The United States government has been in a flurry of activity since 9/11. During the past year, in the words of the Department of Homeland Security website, the government has:

  • Deployed more than 4,000 FBI special agents and 3,000 support staff to the international investigation of the September 11 terrorist attacks—the largest criminal investigation in history.

  • Deployed more than 9,000 National Guard troops to help secure the nation's airports.

  • Dispensed antibiotics to thousands of people potentially exposed to anthrax mail attacks.

  • Acquired more than a billion doses of antibiotics and signed agreements for the procurement of the smallpox vaccine.

  • Provided round-the-clock security at 348 dams and reservoirs and 58 hydroelectric power plants, including the Hoover, Grand Coulee, Glen Canyon, and Shasta dams.

That's an impressive response—and only a small part of a very long list of measures. The $10 billion-plus for these protections has been money well spent. Terrorism is not a fad that extremists will soon tire of. It's been brewing for decades. Anthony Lake, in Six Nightmares: Real Threats in a Dangerous World and How America Can Meet Them (Little, Brown, 2000), details the recent history of U.S.-based terrorists (such as Aryan Nation) turning to chemical weapons of mass destruction.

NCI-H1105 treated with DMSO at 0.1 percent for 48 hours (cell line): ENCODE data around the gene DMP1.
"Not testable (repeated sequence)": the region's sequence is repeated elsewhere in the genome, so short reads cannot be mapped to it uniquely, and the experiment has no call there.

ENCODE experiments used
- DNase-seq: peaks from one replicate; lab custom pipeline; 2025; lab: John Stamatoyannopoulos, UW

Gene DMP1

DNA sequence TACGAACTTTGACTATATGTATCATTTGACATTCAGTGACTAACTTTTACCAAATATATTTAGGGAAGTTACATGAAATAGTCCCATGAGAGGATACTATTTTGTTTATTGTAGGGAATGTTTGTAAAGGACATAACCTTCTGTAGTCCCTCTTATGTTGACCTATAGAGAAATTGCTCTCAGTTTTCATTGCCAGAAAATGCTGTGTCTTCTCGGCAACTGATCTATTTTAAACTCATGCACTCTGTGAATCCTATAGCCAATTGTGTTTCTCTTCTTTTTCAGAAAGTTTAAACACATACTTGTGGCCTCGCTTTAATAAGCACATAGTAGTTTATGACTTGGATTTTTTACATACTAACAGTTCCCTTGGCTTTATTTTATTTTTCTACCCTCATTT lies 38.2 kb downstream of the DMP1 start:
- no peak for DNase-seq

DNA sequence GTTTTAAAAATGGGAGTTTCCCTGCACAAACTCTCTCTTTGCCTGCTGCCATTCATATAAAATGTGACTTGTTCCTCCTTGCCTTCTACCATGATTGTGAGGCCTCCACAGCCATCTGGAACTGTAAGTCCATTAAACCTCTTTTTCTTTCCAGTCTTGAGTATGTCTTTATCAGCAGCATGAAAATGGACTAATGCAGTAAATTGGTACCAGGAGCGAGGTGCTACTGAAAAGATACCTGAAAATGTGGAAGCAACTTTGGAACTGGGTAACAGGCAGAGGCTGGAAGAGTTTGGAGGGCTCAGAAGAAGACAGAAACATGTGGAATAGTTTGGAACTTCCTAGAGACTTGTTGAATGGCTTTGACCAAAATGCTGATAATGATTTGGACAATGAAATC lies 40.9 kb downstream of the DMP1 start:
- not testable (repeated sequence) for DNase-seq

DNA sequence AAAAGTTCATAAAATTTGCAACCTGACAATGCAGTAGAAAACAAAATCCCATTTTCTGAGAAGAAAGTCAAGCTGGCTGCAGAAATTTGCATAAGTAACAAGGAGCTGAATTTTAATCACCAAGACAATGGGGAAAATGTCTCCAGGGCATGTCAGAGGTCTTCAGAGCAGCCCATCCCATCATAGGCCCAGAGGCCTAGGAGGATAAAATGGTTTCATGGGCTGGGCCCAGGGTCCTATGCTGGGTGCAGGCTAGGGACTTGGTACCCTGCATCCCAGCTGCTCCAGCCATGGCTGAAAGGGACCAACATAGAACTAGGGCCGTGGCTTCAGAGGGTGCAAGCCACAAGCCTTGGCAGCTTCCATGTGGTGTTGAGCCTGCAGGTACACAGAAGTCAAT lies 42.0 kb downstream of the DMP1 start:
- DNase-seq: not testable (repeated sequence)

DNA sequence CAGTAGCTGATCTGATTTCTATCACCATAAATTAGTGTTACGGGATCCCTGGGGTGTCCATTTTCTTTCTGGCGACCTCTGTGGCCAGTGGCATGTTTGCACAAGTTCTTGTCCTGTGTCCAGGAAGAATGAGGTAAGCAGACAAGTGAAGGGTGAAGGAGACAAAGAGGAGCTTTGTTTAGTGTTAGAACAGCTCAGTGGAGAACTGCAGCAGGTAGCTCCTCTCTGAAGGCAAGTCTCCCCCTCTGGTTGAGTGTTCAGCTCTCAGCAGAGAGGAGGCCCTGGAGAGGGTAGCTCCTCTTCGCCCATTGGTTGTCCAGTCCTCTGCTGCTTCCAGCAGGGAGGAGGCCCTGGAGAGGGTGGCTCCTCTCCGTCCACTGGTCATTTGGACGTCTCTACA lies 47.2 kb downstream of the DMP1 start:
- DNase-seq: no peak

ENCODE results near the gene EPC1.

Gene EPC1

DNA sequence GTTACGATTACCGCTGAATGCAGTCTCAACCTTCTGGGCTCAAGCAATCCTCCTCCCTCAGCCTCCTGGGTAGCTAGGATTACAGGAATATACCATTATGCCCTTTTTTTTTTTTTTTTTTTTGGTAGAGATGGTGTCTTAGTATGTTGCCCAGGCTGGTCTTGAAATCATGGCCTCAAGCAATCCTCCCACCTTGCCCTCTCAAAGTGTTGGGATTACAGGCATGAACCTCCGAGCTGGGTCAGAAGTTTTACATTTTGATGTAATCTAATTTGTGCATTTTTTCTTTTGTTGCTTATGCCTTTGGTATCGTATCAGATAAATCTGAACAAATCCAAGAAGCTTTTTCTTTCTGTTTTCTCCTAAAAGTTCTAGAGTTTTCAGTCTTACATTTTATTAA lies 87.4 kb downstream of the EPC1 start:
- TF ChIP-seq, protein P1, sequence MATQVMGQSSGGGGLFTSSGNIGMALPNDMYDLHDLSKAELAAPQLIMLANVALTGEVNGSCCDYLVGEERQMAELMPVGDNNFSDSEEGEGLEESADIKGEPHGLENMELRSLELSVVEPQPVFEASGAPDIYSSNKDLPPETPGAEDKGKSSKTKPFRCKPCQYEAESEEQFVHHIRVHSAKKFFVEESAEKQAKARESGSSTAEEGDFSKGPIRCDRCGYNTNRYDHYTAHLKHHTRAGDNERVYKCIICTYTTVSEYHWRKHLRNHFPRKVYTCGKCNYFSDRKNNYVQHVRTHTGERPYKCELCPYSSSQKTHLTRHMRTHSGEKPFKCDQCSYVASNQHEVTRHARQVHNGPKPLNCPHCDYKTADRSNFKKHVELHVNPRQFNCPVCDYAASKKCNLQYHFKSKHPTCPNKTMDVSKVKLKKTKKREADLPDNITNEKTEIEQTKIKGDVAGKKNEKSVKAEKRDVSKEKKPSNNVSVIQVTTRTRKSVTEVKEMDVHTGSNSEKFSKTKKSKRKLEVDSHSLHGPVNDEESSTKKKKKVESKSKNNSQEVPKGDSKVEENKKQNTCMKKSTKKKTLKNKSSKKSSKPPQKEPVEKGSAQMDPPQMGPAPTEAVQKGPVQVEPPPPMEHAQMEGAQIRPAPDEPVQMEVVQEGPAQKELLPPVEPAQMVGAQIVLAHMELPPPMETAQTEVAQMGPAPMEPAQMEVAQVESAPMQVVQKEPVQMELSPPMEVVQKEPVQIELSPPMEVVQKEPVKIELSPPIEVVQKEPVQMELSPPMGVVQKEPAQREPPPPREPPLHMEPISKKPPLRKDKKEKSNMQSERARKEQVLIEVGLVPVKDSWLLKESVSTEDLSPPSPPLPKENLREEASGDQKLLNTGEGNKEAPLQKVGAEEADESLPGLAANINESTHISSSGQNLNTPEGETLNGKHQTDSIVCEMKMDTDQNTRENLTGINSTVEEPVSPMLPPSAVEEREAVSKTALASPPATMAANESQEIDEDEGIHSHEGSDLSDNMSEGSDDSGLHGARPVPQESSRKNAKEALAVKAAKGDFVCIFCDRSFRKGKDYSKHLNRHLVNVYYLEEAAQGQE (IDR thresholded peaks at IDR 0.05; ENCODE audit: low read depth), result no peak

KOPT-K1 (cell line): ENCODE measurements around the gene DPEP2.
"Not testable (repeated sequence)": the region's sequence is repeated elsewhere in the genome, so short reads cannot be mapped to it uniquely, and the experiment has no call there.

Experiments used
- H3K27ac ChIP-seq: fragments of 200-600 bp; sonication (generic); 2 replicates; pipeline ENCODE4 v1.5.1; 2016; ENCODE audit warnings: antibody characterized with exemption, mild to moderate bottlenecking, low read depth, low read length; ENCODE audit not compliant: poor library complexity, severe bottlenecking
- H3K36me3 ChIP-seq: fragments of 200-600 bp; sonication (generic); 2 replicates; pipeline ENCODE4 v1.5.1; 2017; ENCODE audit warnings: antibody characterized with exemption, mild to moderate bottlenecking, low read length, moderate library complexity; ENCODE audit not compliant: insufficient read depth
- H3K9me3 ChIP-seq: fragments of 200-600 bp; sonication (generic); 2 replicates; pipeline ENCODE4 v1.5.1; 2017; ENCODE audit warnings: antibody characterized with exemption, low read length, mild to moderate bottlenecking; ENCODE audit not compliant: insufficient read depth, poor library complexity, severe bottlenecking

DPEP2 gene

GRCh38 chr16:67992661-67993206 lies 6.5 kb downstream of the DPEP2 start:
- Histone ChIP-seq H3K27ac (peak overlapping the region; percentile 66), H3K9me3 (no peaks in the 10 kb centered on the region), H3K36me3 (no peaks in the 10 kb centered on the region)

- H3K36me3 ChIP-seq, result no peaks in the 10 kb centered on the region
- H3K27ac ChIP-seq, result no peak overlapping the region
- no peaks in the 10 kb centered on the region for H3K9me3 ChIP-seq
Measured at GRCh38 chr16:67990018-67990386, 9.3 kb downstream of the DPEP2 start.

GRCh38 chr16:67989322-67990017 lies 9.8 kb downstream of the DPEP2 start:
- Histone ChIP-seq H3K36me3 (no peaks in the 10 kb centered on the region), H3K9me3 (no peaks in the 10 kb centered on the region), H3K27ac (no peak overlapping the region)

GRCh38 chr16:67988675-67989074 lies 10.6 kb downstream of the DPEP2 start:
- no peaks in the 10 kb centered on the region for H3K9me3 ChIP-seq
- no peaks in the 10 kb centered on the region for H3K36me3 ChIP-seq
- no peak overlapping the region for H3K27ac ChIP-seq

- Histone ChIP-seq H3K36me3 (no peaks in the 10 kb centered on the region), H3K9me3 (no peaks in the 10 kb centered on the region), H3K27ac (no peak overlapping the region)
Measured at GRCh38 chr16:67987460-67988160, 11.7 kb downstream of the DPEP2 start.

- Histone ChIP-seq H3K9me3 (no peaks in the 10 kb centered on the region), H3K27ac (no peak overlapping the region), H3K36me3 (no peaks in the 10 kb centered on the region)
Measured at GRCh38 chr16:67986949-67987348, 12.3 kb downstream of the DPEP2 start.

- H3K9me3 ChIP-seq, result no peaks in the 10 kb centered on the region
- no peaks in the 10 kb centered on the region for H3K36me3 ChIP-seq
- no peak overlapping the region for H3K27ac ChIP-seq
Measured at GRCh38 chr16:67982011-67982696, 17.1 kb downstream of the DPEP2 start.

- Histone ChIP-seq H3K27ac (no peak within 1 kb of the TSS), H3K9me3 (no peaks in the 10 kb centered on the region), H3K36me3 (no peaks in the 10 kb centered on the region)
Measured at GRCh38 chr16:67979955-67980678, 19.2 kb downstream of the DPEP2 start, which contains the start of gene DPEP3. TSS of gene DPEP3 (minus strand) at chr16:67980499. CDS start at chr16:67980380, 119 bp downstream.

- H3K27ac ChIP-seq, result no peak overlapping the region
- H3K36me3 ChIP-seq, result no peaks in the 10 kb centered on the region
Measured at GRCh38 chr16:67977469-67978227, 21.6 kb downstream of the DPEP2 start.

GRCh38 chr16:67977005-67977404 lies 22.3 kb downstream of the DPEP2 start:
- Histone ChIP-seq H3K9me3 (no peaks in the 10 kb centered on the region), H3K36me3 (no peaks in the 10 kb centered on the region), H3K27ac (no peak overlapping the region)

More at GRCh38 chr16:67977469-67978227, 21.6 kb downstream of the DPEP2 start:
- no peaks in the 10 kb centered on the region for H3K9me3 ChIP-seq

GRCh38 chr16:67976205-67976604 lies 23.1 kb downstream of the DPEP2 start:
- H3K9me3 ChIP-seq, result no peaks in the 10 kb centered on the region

Internationally, the problem is more frightening. One reason the Bush administration is making noises about invading Iraq is that nation's public acknowledgment of its chemical weapons reserve.

In the 1990s, Iraq declared it had 2,245 gallons of anthrax, 5,125 gallons of botulinum toxin, and 4 metric tons of the nerve agent VX—all of which combined could kill everyone on Earth several times over. Since Saddam Hussein turned away weapons inspectors four years ago, these substances—among others in Iraq—remain unaccounted for.

It doesn't take an expert in espionage to see that the threat we face is neither new nor small. The destruction of the World Trade Center was only a spectacular moment in a growing number of terrorist attacks. So thank God, and thank the government for pouring so much money into national security.

Trusting in the Wrong Things

Unfortunately, it's not enough. To put it in the words of the Psalmist, "Unless the Lord protects a city, guarding it with sentries will do no good" (127:1).

Government has a divine mandate to protect its people, and it is the way of modern government to depend on a flurry of effort and technology to protect its citizens. This is the sort of thing citizens should rightly expect of their leadership. But we should also expect leaders, especially Christian ones, to at least hint at a vision of security that transcends the technological. At a recent speech at Argonne National Laboratory in Illinois, President Bush, who knows better, slipped into some unfortunate rhetoric: "In this new war, we will rely upon the genius and creativity of the American people. And that's why I'm here, to look in the eyes of those who possess the genius and the creativity of the American people. Our scientific community is serving on the front lines of this war, by developing new technologies that will make America safer."